I have told you the US dollar was going up for months. Some mocked me. Others insulted me. So what? I tell you the dollar's bull market remains intact.
Simple cogent analysis of the price action in the capital markets. Take it or leave it.
We see far too much complacency out there when it comes to interest rates, in the same manner that we’ve seen it concerning oil prices. We live in a new world, not a continuation of the old one. That old world died with Fed QE. Just check the price of oil. There have been tectonic shifts since over, let’s say, the holidays, and we wouldn’t wait for the ‘experts’ to catch up with live events. Being 7 weeks or two months late is a lot of time. And they will be late, again. It’s inherent in what they do. And what they represent.
Why does one believe the word “catastrophe” was used by The Fed's Charlie Evans? Hmmmmm? After all, the very articulated and polished minutes of what members expressed to one another as to set the current policy was just made public. We thought the verbiage of choice was now “patient.” Unless... You know you’ve either lost, or in the process, of losing control of the markets ear. In our opinion, this is an unveiled showing of possible outright panic developing behind the proverbial curtain.
Data and market positioning can explain movement in the currencies. It does not prove that there is no manipulation or a great conspiracy. It just means the markets are understandable without resorting to such explanations. Try it.
Introduce a regulation over here, an unintended consequence pops up over there. Then there are more regulations to deal with the unintended consequences. Regulations have added 100 times the volatility to one of the most liquid and ordinary derivatives in the world - the plain-vanilla EFP. Less liquidity, more volatility - welcome to 2015.
2014 may go down as the year when gold and silver conspiracy “theories” became conspiracy “facts” as banks globally were found to have conspired to rig the prices of gold, silver, currency and many other markets.
Before we first exposed proof of the conspiracy fact that global Central Banks are indeed trading US equity futures, it was dismissed as tin-foil-hat-wearing, pajama-wearing, basement-living conspiracy theory. So it is, perhaps, quite notable that Congress itself has now admitted that Central Banks are trading futures and that it is good for liquidity (and thus, we pre-suppose, it's for your own good, average citizen).
When the dollar falls, we are told it is logical. The empire is crashing and burning. When the dollar rises, the markets, we are told are manipulated. Well, the dollar is back, and the technical correction ended, near we told you it would.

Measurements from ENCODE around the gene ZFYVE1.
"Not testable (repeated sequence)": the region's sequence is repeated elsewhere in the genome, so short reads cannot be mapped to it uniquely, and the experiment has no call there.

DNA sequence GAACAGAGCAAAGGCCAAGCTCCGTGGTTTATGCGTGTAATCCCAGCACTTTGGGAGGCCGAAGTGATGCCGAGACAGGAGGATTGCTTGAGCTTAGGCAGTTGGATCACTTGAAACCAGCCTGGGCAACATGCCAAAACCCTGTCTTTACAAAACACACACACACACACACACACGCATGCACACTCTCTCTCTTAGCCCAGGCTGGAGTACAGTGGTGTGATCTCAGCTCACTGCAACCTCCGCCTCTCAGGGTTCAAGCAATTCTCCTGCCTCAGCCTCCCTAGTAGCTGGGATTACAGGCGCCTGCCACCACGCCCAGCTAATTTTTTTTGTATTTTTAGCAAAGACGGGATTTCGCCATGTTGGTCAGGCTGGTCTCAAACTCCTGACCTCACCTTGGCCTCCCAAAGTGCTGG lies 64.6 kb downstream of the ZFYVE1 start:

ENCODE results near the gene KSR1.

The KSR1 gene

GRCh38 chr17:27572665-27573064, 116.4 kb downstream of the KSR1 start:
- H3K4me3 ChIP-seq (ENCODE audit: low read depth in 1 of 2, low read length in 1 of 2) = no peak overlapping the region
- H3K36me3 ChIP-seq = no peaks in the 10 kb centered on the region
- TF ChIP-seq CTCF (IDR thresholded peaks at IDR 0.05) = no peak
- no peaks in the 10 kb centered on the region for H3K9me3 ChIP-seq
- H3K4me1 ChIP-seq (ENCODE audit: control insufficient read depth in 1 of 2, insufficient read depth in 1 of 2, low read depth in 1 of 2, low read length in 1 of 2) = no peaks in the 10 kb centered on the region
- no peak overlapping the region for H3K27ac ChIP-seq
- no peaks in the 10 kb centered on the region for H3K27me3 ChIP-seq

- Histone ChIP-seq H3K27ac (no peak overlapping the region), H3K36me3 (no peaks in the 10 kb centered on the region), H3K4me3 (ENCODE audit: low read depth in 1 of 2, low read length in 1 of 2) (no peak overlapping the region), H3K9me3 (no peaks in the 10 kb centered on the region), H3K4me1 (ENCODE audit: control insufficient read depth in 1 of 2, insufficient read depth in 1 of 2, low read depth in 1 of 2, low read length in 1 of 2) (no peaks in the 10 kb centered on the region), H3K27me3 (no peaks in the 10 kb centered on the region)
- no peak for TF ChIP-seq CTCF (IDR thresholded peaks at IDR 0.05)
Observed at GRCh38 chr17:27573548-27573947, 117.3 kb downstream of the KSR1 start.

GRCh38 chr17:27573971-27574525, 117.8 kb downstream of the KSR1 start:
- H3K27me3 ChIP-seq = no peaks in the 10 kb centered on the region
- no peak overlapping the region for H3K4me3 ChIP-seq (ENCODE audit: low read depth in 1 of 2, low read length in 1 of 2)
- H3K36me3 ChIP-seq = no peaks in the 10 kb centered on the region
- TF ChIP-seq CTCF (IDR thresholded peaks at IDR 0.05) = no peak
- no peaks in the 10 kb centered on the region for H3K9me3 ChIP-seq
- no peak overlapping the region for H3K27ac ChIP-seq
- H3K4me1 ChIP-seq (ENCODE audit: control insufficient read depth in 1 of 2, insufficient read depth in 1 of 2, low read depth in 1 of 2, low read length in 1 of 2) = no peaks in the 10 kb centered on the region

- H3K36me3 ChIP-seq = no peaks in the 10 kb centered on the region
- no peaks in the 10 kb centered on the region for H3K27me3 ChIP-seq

Paging Waddell & Reed... Even for this early in the US session, liquidity in the most-liquid financial instrument in the world is - in the words of Nanex's Eric Hunsader, "abysmal."
The Russian Ruble has collapsed this morning. Despite a modest dead-cat-bounce-like rally in crude oil, the Ruble is down almost 3 handles smashing through the 61/USD level for the first time ever. Minutes after flash-crashing to 61.46/USD, officials, according to Reuters, halted trading in certain instruments to “prevent possible manipulation of equity futures market." Russia's 5Y CDS has broken above 500bps for the first time since 2009 (+21bps today), the RTS stock market is down over 6%, and 5Y bond yields are pushing towards 13%. It seems Putin is increasingly being put under pressure to do something...
Has too much bearish sentiment been priced in too fast in the price of oil?
Phibro could have the ability to mask its activity in Occidental’s hedging activity. Speaking with traders within the oil complex, I learned that there has been heavy trading activity on the OTC market on the backend of the oil curve.
The US dollar's run stopped last week, but not before new highs were recorded against the euro, sterling, and the yen. By the end of the week, the euro had risen 1.4%, sterling 0.9%, and the yen had risen as much as the two of them put together. It was the biggest weekly gain for the yen in 16-months.
There is one pressing question that international investors will be mulling this weekend: How far and how long is the dollar's correction?